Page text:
The word "eclectic" gets batted around quite a bit to describe things that are, according to the New Mirriam-Webster Dictionary: "...made up of what seems best of varied sources."
The word fits well with the music of the Gianluigi Trovesi Octet on Fugace. The Italian reedman/bandleader is possessed of a broad array of influences: New Orleans, European classical forms, Duke Ellington (on "African Trptych"), W.C. Handy, and new millennium electronics.
The octet is an unusual formation of sounds, with a front line of trombone, trumpet, and Trovesi's reeds, with cello, two basses, and drums and percussion, bringing Ornette Colman's Free Jazz configuration to mind. It's a line-up that can weave substantial textures, aided by the occasional electronics – harpsichord and guitar sounds – that ramble from free jazz atmospheres to very tight, contemporary grooves.
The octet is very good at what it does, but this effort feels a little unfocused for this listener. They are perhaps too good at too much for one CD. A stronger outing – reviewer's bias here – might have concentrated on one aspect of their sound or another. The disparity in styles can be, for some, a bit distracting, no matter how well rendered each style.
Track Listing: As Strange as a Ballad, Sogno d'Orfeo, Wide Lake, Scarlet Dunes, Western Dream, Canto di
Lavoro, Clumsy Dancing Fat Bird, Siparieto I, Blues and West, Siparieto II, Il Domatore, Ramble,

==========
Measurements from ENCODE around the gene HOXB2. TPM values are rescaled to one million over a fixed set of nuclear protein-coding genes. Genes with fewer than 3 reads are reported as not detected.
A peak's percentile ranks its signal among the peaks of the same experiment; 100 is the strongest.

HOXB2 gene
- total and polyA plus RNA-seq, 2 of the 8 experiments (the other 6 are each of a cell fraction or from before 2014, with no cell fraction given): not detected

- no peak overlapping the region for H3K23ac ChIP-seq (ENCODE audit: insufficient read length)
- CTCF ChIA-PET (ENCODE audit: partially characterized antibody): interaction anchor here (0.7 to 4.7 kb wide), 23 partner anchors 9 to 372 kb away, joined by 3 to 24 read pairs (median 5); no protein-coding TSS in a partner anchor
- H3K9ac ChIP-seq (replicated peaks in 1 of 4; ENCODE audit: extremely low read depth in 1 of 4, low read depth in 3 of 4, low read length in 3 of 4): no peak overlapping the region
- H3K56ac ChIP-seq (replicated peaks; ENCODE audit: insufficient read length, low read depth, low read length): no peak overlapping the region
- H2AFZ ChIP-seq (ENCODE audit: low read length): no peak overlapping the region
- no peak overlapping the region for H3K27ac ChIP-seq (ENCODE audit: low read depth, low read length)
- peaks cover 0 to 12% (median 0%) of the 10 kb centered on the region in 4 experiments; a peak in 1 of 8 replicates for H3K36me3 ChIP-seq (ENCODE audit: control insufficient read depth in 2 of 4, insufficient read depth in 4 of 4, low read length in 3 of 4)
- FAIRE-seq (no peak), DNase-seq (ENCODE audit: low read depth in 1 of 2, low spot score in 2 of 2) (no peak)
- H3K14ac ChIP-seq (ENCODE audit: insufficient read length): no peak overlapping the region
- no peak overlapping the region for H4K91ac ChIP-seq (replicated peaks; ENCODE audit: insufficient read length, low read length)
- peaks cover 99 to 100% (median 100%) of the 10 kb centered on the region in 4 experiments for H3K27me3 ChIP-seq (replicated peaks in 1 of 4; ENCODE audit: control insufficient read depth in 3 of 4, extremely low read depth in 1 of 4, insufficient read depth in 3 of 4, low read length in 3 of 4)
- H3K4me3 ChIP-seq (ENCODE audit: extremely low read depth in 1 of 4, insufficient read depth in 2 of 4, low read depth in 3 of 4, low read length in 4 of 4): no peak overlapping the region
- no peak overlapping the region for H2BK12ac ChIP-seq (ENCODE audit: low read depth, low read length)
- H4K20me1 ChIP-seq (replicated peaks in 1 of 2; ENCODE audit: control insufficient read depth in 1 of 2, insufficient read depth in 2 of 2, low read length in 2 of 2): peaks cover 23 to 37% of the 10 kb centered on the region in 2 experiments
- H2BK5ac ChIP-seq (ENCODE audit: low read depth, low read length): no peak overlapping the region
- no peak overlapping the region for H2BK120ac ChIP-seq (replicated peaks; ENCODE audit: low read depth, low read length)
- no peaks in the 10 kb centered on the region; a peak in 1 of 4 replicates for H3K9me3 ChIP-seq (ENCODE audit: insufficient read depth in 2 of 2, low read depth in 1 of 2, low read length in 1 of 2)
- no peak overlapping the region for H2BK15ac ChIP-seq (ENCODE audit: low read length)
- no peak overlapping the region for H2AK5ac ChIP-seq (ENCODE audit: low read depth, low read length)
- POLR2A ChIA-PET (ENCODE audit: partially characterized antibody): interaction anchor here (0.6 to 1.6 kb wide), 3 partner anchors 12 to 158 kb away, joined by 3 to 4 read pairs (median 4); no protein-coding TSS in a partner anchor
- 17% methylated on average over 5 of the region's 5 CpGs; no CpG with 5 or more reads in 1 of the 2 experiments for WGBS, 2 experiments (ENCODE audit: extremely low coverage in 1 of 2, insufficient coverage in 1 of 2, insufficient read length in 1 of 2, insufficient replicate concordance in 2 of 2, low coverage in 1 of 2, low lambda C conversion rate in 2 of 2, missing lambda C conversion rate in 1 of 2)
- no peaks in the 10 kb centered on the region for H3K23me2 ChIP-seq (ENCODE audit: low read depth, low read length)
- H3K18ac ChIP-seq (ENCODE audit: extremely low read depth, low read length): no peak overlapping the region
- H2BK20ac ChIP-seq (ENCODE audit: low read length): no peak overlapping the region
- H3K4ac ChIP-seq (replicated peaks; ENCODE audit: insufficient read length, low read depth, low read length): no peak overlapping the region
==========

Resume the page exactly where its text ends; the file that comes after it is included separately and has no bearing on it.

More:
Siparieto III, Fugace, Siparieto IV, Tot nei Caraibi
Personnel: Gianluigi Trovesi, alto sax, piccolo, alto clarinet; Beppe Caruso, trombone; Massimo Greco, trumpet,
electronics; Marco Remondini, violincello, electronics; Roberto Bonati, bass; Marco Micheli, bass
and electric bass; Fulvio Maras, percussion, electronics; Vittorio Marinoni, drums
I was first exposed to jazz by my father, who was a rabid fan when he was younger, in the early to mid 1950's. We lived in NYC and he was a regular at places like the Village Vanguard and Birdland. One of his favorite stories involved meeting Charlie Parker and Miles on 52nd St
I was first exposed to jazz by my father, who was a rabid fan when he was younger, in the early to mid 1950's. We lived in NYC and he was a regular at places like the Village Vanguard and Birdland. One of his favorite stories involved meeting Charlie Parker and Miles on 52nd St. Needless to say, Jazz and Blues were always on the stereo in our home. I was steeped in these exciting sounds, and they make up some of my earliest memories.